Monday, April 9, 2018

“I’m not a student... not yet a professor”: but what actually IS a post-doc?

Usually I go with Grey's Anatomy references to explain academic ranks, hence the photo above, showing the season 1 cast. An intern (in Canada a 1st year resident - light blue above) is a bit like a PhD student just embarking on their research career, a resident is like a postdoc (light blue + lab coat) working with significant autonomy, each of whom works under an attending physician (dark blue above) who in turn takes their cues from the department chair (dark blue + lab coat). Here Christina takes a different tack.

By Dr. Christina Smith

Bonus points for anyone who gets the early 2000s song reference in the title there.

So this is a question I come across quite often – and I know other post-docs do too. When asked what I do for a living, I’ll often start with “I’m a researcher” for simplicity, but in reality I’m a “post-doctoral fellow” or even more confusingly, a “post-doctoral visitor”. There are a number of other names for people who do similar jobs to me, but they all tend to have the same word (or hyphenated word, but let’s not get onto the postdoctoral vs post-doctoral debate) at the beginning of the title, so often we just call ourselves “post-docs”.

But that doesn’t really answer the question: what is a post-doc?

Well, at the basic level, we are researchers who have completed grad-school, now have our shiny PhDs in hand (or framed and hung on the wall -  we worked hard for those!), and are now generally employed on relatively short term contracts (1-3 years are fairly common, often with chances to extend by a year or two) at universities or facilities to do research, be it laboratory-based, theoretical, observational, or some mixture. Often, post-doc positions are working for a particular professor doing directed or supervised research on a particular project or topic, but some are  much more, or entirely, independent research positions.

Beyond that, the experience of a post-doc is very different depending on the department, the particular group they’re in, and the professor or organization they work for. Some post-docs will dabble in lecturing from time to time, perhaps as a guest lecturer, a co-director of a course, or a “special topics speaker” which is a good opportunity to learn the ropes of lecturing without being thrown in at the deep end. Some post-docs are required to do operational support for facilities like telescopes or missions. Sometimes they provide managerial or technical support to a group. Sometimes they produce or maintain software. Some post-docs supervise or co-supervise undergraduate or graduate students – the latter I have seen more of back in the UK where masters degrees are only a single year and thus fit better into the sometimes uncertain duration of a post-doc’s time at a university. But even if it’s unofficially, there is often a mentoring component to being a post-doc if you’re in a group that has graduate or undergraduate students in. Post-docs, at least in my experience when I was a grad student, are much less scary than professors to come to with potentially daft questions and can sometimes be more easily accessible, especially if mixed post-doc/graduate student offices are common in the department.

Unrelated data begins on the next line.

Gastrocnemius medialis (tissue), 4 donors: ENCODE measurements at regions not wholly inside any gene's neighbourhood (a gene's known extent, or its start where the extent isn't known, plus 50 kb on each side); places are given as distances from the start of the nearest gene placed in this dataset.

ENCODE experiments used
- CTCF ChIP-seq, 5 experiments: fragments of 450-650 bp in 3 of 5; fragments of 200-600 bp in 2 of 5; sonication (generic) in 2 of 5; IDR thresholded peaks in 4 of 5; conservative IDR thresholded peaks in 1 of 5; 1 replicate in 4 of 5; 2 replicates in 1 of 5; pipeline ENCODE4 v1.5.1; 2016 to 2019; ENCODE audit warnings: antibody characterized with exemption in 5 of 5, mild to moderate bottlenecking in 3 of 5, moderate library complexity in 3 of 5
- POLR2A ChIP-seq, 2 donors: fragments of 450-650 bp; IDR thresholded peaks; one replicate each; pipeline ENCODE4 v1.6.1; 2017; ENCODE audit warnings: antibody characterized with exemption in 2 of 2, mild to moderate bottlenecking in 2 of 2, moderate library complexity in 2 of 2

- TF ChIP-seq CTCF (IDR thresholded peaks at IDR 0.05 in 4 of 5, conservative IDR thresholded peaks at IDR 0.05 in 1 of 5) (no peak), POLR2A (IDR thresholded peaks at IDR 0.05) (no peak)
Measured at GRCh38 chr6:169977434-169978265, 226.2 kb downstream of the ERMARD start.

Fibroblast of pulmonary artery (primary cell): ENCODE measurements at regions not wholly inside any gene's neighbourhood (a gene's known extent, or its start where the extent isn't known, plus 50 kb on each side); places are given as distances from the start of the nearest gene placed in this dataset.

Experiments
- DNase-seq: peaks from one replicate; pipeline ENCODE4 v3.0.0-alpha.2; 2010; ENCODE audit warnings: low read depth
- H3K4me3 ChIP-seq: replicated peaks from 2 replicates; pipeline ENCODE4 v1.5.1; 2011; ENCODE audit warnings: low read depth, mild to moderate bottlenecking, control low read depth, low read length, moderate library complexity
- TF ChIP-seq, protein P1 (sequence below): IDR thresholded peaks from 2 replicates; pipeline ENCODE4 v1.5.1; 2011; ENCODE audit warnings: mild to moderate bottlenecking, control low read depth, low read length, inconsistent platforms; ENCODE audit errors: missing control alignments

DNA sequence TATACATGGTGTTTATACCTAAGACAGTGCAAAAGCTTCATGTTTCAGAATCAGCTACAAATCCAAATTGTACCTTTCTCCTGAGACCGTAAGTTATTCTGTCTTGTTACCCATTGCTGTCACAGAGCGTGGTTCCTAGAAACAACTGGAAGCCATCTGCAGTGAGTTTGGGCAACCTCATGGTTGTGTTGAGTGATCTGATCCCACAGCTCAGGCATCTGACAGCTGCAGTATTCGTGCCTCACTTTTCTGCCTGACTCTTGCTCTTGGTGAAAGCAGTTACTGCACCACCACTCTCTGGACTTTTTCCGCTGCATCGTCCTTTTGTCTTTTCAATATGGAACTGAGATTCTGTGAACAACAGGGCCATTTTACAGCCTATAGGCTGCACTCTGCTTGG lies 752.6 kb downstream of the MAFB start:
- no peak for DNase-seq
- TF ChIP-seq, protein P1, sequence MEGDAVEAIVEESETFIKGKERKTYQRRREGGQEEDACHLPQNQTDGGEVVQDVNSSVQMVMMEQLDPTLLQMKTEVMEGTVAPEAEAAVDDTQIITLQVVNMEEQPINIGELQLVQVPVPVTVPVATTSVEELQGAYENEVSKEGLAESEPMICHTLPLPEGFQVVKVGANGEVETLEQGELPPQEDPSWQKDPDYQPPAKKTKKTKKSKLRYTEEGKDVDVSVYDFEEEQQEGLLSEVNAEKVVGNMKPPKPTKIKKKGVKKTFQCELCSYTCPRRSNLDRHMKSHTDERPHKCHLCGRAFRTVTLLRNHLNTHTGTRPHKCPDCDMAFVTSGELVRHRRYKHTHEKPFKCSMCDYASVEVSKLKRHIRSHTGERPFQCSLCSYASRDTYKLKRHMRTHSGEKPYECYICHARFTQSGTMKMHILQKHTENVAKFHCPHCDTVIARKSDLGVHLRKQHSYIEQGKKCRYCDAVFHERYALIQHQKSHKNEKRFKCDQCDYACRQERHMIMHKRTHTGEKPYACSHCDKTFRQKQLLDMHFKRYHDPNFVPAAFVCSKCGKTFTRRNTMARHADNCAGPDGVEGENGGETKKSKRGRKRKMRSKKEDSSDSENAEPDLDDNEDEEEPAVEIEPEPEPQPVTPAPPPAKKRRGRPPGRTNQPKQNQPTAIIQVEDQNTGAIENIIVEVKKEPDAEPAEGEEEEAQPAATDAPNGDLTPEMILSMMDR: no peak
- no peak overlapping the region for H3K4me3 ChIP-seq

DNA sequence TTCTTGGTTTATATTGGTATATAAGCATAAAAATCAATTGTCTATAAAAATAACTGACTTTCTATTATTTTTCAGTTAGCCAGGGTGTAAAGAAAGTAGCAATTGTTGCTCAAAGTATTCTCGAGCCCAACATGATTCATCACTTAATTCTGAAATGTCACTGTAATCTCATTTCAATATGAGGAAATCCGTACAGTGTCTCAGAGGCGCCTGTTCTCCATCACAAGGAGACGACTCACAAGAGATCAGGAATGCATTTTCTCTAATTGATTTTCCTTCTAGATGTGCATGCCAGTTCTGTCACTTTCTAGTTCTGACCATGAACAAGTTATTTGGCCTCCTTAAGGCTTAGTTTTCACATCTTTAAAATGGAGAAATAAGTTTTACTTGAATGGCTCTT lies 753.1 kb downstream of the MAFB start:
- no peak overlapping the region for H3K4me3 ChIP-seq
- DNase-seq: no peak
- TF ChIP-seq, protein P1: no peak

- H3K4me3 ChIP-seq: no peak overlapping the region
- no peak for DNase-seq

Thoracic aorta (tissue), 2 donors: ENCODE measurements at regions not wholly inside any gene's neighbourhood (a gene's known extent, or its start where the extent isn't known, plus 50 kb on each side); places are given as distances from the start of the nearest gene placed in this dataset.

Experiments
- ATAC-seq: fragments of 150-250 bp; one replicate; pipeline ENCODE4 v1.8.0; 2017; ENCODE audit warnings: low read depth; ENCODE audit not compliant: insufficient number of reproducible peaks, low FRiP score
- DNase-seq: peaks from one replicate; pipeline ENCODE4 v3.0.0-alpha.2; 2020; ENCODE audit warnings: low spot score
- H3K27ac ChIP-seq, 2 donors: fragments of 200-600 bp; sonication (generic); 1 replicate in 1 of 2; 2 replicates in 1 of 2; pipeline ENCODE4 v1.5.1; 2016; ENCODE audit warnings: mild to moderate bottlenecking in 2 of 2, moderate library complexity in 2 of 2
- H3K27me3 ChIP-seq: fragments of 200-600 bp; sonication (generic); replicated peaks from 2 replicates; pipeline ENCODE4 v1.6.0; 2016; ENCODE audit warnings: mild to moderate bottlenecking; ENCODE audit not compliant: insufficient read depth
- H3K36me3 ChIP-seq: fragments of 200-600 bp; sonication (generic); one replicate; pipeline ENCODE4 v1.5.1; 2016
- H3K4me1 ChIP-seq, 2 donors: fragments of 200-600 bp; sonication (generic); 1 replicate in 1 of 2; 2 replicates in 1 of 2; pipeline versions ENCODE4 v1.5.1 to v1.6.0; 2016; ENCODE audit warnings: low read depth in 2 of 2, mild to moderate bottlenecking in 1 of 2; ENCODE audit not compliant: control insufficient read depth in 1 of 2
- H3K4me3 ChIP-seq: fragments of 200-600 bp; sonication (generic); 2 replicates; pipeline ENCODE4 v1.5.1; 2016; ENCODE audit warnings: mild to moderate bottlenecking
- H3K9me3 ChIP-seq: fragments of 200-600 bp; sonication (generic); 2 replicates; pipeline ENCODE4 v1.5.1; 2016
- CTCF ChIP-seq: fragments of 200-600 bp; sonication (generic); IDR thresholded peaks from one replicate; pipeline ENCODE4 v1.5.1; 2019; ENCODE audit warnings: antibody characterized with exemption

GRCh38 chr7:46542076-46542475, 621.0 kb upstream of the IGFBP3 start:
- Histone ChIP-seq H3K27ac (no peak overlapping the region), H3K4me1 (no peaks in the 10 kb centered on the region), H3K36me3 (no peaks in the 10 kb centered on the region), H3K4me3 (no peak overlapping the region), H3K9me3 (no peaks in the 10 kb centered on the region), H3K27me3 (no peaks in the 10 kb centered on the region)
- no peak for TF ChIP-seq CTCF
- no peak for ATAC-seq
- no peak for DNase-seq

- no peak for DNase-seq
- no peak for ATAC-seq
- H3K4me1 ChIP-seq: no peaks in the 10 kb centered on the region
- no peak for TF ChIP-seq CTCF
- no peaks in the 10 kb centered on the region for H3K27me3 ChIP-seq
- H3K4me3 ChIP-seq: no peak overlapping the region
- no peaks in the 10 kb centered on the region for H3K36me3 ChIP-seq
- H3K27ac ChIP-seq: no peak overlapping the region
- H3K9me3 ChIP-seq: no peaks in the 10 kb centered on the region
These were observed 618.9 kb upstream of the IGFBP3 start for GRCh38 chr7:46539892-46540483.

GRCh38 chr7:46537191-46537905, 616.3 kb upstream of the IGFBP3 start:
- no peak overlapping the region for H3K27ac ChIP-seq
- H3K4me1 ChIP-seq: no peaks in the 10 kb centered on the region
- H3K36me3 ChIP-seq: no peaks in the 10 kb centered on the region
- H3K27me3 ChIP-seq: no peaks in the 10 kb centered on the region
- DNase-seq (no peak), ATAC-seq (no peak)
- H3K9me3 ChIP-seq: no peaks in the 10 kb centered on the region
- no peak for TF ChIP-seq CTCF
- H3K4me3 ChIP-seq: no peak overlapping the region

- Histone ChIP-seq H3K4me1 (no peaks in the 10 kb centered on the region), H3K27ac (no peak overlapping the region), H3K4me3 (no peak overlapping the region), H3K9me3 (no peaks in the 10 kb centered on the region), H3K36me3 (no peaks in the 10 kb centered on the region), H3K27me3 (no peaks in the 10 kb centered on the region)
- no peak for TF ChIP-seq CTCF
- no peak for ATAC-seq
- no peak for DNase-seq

So what about my experience as a post-doc?

Well, I did a mini-post-doc position (a 6 month fixed-term contract) before I moved to the Planetary Volatiles Laboratory back in 2015 – I’ve been pretty lucky to have had a long contract here where I can really settle into a place. In both post-doc positions, research is/was the primary focus, with the main aim being leading and conducting research, writing up findings, and disseminating those findings out into the community through talks and posters at conferences and meetings. But I also found that there was a fair bit of mentoring in both places, which I do also enjoy. I’ve also tried my hand at teaching – who knew that blackboards were so tall??? And how do you avoid getting completely covered in chalk while you lecture??? I’ve also had the opportunity to write grant proposals in my time as a post-doc. I did do some proposal writing back as a graduate student, but they were technical proposals asking for time on a telescope rather than requesting  funding for a project or to join a collaboration, so a little different (casual plug for the last blog post I wrote...). I also do outreach when I can. And last but by no means least, about 3 times a month I have an operations role for the Mars Science Laboratory Rover (Curiosity) Mission which, if I’m honest, is the bit most people outside of academia focus on these days!

So for the TL:DR: post-docs are kind of a weird ill-defined subset of academia who’s responsibilities and roles vary considerably from person to person, place to place. They tend to do a lot of different things depending on what’s needed in the group where they work. And, to bring it back to the title, they fit into neither student nor professor category, but still work in research at a university (or research facility...).

1 comment:

  1. I wish to claim my bonus points.

    I remember going to a safety presentation when I started my doctorate, at which we were cheerfully told that we were in an insurance grey-area, since we were not undergraduates, but neither were we staff. When I asked about this later I discovered I was in an even greyer area, since my grant was not administered by the university, nor by the department, but by the SRC (as it was in those days). When I started my post-doc I was relieved to find I was on a proper staff contract.

    But yes, mentoring in an unofficial capacity is part of the job and is good practice for almost any future managerial role.